“In 1910 French chemist and scholar René-Maurice Gattefossé discovered the virtues of the essential oil of lavender. Gattefossé badly burned his hand during an experiment in a perfumery plant and plunged his hand into the nearest tub of liquid, which just happened to be a lavender essential oil. He was later amazed at how quickly his burn healed and with very little scarring. This started a fascination with essential oils and inspired him to experiment with them during the First World War on soldiers in the military hospitals.”
If you’re in the aromatherapy biz, you are probably familiar with the story. The above version appears, word-for-word, on several websites, and the same basic tale on many. I’m fascinated by the appearance of “In 1910” in the story which, although true, is quite a recent development. There’s only one original source of that date: Monsieur Gattefossé, but whoever wrote the above clearly did not read Gattefossé’s own account. Ah well, that’s how it goes with rumours.
The story is basically correct, apart from the instinctual plunging of the hand into the nearest available liquid, which is total fiction. Anyway, who leaves large containers of lavender oil lying around unlidded? Certainly not a perfume chemist like Gattefossé.
It’s remarkable how the mythical aspects of the tale have continued, long after the publication in English, in 1993, of his 1937 book Aromathérapie (by the way, this was the first appearance of the word “aromatherapy” in print). Yes, he burned his hand in his laboratory and yes, he treated it with lavender oil, but this was not a eureka-like, lucky-chance moment. It would be great if it was true. Translated from French, this is Gattefossé’s own description of the incident, and this is all he has to say about it:
“The external application of small quantities of essences rapidly stops the spread of gangrenous sores. In my personal experience, after a laboratory explosion covered me with burning substances which I extinguished by rolling on a grassy lawn, both my hands were covered with a rapidly developing gas gangrene. Just one rinse with lavender essence stopped “the gasification of the tissue”. This treatment was followed by profuse sweating, and healing began the next day (July 1910).”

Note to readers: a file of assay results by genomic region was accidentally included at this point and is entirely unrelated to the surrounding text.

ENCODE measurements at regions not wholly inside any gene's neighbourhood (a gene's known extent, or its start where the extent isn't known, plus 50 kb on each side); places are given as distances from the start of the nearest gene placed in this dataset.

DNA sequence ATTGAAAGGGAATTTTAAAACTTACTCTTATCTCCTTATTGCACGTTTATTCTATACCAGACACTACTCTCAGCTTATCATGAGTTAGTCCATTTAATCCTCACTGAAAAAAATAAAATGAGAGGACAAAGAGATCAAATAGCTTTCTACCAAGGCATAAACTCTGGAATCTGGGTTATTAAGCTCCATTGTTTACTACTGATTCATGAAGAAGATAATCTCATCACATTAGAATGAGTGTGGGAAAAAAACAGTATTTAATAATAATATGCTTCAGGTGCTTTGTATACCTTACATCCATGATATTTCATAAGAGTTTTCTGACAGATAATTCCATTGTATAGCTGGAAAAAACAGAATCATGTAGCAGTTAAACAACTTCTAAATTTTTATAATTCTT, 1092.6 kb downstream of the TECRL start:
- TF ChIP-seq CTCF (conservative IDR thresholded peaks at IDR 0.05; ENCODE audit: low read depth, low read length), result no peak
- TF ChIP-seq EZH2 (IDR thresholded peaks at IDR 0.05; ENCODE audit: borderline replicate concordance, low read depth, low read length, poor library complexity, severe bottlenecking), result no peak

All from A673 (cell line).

His application of lavender oil was clearly an intentional act, and the result impressed him greatly, and possibly saved his life. It was a special moment for him, and for aromatherapy.
Gas gangrene is a potentially fatal infection, and was the cause of many amputations and deaths in the First World War. Although traumatic gas gangrene is rare today, 25% of those who contract it still die. It is caused by infection of a wound, most commonly by Clostridium perfringens. Onset is rapid and dramatic (though it normally takes 1-4 days from the time of infection), with bacterial toxins causing tissue death and subcutaneous swelling and gas. Sweating is one of the early symptoms of infection. Since the bacterium is most commonly found in soil, Gattefossé’s rolling in the grass might have precipitated the infection.
While the incident did not initiate his study of aromatherapy, it was certainly a strong hint – a definite push in a direction he was already headed. Subsequently he collaborated with a number of doctors who treated French soldiers for war wounds using lavender and other essential oils. The accounts of these cases constitute a large part of his text.
Microbiological research shows that a number of essential oils are active against strains of Clostridium perfringens including winter savory (Satureja Montana) lemongrass (Cymbopogon citratus) lemon myrtle (Backhousia citriodora) lemon tea tree (Leptospermum petersonii) and tea tree (Melaleuca alternifolia). Some of these are being given to factory-farmed chicken, which are susceptible to Clostridium perfringens-related disease. The essential oils don’t have the same drawbacks as antibiotics.
No-one has yet tested lavender oil against Clostridium perfringens, although we do know that lavender oil can inhibit the mechanism (known as quorum sensing) through which bacteria “decide” to release their toxins. Gattefossé’s use of lavender oil was not so much a happy accident as an instinctual success. It also helped make him famous, and we still remember the incident 101 years later. Serendipity, however you look at it.
De Oliveira TL, De Araújo Soares R, Ramos EM et al 2011 Antimicrobial activity of Satureja montana L. essential oil against Clostridium perfringens type A inoculated in mortadella-type sausages formulated with different levels of sodium nitrite. International Journal of Food Microbiology 144:546-555
Gattefossé R-M, Tisserand RB (ed.) 1993 Gattefossé’s aromatherapy: the first book on aromatherapy. CW Daniel, Saffron Walden, p 87
Shanmugavelu S, Ruzickova G, Zrustova J et al 2006 A fermentation assay to evaluate the effectiveness of antimicrobial agents on gut microflora. Journal of Microbiological Methods 67:93-101
Szabó MA, Varga GZ, Hohmann J et al 2010 Inhibition of quorum-sensing signals by essential oils. Phytotherapy Research 24:782-786
Wannissorn B, Jarikasem S, Siriwangchai T et al 2005 Antibacterial properties of essential oils from Thai medicinal plants. Fitoterapia 76:233-236